Democratic South finally falls





For Democrats in the South, the most ominous part of a disastrous year may not be what happened on Election Day but what has happened in the weeks since.

After suffering a historic rout — in which nearly every white Deep South Democrat in the U.S. House was defeated and Republicans took over or gained seats in legislatures across the region — the party’s ranks in Dixie have thinned even further.

In Georgia, Louisiana and Alabama, Democratic state legislators have become Republicans, concluding that there is no future in the party that once dominated the so-called Solid South.

That the old Confederacy is shifting toward the GOP is, of course, nothing new. Southerners have been voting for Republican presidents, senators and governors for decades.

But what this year’s elections, and the subsequent party switching, have made unambiguously clear is that the last ramparts have fallen and political realignment has finally taken hold in one of the South’s last citadels of Democratic strength: the statehouses.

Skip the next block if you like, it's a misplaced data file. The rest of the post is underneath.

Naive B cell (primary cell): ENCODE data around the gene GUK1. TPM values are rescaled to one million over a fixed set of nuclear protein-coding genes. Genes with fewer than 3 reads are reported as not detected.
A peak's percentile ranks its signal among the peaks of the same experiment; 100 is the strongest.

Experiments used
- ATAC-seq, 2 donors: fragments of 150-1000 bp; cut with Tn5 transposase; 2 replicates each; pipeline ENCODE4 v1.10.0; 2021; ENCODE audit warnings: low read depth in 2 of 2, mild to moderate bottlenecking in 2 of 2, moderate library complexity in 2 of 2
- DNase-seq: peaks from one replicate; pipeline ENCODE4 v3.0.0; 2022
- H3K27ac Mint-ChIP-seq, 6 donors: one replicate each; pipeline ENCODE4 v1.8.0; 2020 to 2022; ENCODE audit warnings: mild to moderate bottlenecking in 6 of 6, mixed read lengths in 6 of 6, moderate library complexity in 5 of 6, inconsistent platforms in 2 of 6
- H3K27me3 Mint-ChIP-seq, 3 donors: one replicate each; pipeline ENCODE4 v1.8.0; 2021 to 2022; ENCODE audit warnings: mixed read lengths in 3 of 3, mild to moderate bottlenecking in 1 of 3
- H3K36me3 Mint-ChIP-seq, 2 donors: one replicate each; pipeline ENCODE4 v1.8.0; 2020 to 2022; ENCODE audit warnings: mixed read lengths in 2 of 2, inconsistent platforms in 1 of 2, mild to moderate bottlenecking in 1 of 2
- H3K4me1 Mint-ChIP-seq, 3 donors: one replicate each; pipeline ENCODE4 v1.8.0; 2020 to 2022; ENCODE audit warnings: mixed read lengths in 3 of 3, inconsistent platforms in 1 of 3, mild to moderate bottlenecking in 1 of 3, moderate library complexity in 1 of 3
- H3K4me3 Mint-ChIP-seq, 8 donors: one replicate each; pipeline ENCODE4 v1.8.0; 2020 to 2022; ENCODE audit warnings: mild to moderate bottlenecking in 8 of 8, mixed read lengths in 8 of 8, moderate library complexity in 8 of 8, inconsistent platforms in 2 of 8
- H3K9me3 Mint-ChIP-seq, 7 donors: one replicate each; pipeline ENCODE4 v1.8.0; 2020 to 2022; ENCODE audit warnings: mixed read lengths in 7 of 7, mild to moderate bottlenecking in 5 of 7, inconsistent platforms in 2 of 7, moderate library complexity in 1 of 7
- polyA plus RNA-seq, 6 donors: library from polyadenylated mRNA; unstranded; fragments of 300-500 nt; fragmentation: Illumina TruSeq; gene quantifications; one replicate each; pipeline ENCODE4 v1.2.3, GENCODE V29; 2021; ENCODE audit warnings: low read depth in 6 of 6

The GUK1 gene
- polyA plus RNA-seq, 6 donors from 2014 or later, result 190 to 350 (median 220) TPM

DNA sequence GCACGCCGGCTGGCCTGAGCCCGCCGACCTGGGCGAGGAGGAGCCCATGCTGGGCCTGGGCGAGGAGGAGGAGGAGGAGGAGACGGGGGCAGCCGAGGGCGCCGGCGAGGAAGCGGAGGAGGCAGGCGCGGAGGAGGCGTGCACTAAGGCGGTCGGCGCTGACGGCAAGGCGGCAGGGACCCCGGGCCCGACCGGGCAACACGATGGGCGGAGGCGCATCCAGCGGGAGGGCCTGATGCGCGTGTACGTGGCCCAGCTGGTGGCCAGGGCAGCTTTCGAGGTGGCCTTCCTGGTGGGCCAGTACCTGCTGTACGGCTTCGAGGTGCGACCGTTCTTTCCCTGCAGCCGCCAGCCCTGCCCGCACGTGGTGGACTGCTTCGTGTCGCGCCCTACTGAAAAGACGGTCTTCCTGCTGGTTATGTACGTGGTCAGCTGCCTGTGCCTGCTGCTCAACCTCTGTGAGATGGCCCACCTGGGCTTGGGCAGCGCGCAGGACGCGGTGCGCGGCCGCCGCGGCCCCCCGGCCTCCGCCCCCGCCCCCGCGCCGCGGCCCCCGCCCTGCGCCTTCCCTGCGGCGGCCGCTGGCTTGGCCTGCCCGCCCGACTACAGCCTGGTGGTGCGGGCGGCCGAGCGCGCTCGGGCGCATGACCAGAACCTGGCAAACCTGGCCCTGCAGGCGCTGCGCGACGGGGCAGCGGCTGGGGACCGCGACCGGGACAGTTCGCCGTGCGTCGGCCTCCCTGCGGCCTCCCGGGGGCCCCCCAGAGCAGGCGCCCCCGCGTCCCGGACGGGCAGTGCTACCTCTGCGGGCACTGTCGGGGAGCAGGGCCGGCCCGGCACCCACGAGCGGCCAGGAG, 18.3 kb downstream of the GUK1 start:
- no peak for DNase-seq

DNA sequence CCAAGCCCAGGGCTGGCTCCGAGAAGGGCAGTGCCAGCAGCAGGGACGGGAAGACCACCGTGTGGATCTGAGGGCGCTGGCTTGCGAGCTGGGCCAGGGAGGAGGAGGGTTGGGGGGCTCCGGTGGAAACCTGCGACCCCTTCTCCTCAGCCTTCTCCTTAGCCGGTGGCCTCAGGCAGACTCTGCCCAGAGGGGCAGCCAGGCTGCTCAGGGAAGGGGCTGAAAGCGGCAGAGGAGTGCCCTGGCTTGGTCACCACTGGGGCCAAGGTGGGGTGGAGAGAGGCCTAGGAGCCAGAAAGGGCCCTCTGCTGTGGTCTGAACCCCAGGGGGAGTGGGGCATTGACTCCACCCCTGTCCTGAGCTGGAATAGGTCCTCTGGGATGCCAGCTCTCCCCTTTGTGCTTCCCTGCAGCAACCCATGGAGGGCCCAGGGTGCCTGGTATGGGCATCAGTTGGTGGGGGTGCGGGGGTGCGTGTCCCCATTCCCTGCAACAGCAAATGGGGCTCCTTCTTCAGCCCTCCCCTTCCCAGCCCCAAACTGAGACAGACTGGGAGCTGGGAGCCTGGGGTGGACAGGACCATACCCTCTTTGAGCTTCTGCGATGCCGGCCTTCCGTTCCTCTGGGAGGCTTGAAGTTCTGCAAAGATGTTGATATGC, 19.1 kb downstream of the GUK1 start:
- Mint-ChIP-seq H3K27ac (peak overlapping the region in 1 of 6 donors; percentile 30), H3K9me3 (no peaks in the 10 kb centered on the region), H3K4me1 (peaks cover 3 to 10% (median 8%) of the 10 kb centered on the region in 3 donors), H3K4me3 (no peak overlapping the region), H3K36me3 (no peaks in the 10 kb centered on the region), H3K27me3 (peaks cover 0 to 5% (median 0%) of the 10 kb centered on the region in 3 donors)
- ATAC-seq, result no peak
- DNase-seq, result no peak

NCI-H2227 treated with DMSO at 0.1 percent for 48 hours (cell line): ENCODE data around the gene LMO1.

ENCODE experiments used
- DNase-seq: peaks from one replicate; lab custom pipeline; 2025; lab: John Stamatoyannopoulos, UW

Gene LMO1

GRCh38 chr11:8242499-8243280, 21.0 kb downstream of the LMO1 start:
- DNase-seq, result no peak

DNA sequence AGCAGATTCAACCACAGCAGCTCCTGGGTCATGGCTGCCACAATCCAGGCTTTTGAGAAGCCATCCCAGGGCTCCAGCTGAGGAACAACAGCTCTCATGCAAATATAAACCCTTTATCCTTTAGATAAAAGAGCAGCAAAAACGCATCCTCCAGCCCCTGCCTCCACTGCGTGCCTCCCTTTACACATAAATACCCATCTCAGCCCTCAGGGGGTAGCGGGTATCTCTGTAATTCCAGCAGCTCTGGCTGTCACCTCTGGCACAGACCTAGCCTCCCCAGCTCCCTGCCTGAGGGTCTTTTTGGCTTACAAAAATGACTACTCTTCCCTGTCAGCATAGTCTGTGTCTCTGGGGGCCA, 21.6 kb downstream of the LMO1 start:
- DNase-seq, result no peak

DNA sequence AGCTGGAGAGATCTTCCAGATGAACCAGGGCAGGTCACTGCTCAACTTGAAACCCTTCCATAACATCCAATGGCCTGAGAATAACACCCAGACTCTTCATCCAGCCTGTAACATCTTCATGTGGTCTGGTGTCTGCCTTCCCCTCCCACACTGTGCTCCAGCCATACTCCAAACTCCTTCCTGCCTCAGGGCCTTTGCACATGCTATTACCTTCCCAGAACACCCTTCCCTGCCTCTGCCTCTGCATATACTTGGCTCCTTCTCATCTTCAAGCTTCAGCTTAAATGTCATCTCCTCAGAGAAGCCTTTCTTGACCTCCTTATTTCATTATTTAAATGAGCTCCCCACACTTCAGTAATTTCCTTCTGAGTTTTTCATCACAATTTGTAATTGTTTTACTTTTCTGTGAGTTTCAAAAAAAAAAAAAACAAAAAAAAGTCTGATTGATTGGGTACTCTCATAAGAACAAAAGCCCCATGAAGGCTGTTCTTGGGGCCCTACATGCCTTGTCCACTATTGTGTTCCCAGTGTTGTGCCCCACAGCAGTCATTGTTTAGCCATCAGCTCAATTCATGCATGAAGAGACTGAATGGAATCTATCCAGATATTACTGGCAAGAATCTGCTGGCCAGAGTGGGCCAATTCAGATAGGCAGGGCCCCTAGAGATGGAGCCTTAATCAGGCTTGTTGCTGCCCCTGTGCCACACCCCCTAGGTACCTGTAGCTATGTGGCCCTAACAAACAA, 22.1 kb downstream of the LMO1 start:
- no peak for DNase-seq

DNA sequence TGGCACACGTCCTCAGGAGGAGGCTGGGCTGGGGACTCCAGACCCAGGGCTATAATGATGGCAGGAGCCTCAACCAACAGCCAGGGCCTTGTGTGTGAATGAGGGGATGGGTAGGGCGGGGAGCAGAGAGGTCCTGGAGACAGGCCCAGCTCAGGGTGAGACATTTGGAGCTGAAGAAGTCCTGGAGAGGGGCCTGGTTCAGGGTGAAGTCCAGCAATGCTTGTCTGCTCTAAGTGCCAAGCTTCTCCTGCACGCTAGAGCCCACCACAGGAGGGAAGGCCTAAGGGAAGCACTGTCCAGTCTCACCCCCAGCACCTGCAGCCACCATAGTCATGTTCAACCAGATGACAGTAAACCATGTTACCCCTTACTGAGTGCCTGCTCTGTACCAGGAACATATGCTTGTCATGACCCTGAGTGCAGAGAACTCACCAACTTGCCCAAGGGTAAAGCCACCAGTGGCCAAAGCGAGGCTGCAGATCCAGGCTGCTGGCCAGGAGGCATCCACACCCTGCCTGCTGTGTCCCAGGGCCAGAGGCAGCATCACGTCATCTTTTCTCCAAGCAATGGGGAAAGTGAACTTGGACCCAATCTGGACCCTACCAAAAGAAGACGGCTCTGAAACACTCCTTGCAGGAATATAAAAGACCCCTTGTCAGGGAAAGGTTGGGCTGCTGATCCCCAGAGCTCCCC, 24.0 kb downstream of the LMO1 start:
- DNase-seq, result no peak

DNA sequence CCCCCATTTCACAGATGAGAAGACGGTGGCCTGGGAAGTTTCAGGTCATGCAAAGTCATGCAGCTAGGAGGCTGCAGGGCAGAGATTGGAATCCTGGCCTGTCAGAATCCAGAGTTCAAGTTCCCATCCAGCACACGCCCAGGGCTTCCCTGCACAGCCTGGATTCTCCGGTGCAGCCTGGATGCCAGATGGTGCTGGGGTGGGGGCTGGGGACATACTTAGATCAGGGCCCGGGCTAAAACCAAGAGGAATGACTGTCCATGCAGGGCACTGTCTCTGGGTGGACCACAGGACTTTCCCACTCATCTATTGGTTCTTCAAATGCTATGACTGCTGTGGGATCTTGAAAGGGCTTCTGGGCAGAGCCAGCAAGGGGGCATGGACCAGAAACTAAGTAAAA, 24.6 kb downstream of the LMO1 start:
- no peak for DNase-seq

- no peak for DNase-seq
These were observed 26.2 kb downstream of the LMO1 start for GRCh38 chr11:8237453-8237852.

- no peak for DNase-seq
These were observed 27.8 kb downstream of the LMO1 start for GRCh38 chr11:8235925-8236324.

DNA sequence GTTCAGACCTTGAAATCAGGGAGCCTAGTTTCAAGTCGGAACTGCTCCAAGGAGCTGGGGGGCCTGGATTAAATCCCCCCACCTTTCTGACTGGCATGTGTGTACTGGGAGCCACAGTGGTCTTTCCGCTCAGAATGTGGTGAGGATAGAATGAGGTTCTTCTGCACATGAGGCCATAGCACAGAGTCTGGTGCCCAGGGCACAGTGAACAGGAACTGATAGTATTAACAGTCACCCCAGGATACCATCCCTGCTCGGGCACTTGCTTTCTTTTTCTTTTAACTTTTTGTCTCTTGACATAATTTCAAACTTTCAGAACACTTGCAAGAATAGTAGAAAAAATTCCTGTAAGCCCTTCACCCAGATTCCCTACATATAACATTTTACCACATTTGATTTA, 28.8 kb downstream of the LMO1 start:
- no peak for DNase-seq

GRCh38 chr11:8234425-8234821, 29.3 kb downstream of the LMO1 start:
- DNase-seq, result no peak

Protected by a potent mix of gerrymandering, pork, seniority and a friends-and-neighbors electorate, Democratic state representatives and senators managed to survive through the South’s GOP evolution — the Reagan years, the Republican landslide of 1994 and George W. Bush’s two terms. Yet scores of them retired or went down in defeat earlier this month. And at least 10 more across three states have changed parties since the elections, with rumors swirling through state capitols of more to come before legislative sessions commence in January. Facing the prospect of losing their seats through reapportionment — if not in the next election — others will surely choose flight over fight....

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